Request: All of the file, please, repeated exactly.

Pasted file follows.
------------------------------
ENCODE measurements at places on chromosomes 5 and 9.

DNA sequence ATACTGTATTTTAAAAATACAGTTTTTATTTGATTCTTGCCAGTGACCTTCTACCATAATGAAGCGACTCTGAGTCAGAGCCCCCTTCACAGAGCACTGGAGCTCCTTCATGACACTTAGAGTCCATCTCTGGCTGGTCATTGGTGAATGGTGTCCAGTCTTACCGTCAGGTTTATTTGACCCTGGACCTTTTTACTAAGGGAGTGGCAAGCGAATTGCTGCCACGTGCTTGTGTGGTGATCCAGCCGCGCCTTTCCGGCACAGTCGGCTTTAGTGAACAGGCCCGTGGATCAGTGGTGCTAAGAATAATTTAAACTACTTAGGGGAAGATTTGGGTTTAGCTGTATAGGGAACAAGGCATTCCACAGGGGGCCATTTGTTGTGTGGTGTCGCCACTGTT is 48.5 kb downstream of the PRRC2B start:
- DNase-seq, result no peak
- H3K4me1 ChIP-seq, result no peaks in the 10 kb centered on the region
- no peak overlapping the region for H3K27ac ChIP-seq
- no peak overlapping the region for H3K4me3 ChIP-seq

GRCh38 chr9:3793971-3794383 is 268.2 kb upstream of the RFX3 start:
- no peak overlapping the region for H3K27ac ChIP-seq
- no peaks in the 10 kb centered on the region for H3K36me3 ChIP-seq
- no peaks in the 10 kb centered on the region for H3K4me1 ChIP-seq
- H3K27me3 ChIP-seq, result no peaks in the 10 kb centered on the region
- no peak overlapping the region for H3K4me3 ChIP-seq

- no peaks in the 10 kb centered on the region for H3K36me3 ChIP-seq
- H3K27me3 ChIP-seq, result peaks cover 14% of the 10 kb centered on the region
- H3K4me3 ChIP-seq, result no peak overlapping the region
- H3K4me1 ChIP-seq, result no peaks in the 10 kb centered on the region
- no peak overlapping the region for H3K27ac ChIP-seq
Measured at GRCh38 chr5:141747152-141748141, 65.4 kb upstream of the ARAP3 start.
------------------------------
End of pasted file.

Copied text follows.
ENCODE measurements at places on chromosomes 5 and 9.

DNA sequence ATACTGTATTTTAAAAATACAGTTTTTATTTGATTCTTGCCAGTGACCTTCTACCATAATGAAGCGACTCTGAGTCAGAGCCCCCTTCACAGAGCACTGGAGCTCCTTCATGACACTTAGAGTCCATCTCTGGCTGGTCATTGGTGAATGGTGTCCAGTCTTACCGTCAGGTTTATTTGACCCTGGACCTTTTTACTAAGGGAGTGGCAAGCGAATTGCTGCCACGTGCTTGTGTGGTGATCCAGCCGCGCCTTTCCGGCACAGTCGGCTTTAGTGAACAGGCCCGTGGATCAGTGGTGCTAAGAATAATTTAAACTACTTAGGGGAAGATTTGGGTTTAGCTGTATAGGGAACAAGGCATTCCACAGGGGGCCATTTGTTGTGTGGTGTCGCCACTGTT is 48.5 kb downstream of the PRRC2B start:
- DNase-seq, result no peak
- H3K4me1 ChIP-seq, result no peaks in the 10 kb centered on the region
- no peak overlapping the region for H3K27ac ChIP-seq
- no peak overlapping the region for H3K4me3 ChIP-seq

GRCh38 chr9:3793971-3794383 is 268.2 kb upstream of the RFX3 start:
- no peak overlapping the region for H3K27ac ChIP-seq
- no peaks in the 10 kb centered on the region for H3K36me3 ChIP-seq
- no peaks in the 10 kb centered on the region for H3K4me1 ChIP-seq
- H3K27me3 ChIP-seq, result no peaks in the 10 kb centered on the region
- no peak overlapping the region for H3K4me3 ChIP-seq

- no peaks in the 10 kb centered on the region for H3K36me3 ChIP-seq
- H3K27me3 ChIP-seq, result peaks cover 14% of the 10 kb centered on the region
- H3K4me3 ChIP-seq, result no peak overlapping the region
- H3K4me1 ChIP-seq, result no peaks in the 10 kb centered on the region
- no peak overlapping the region for H3K27ac ChIP-seq
Measured at GRCh38 chr5:141747152-141748141, 65.4 kb upstream of the ARAP3 start.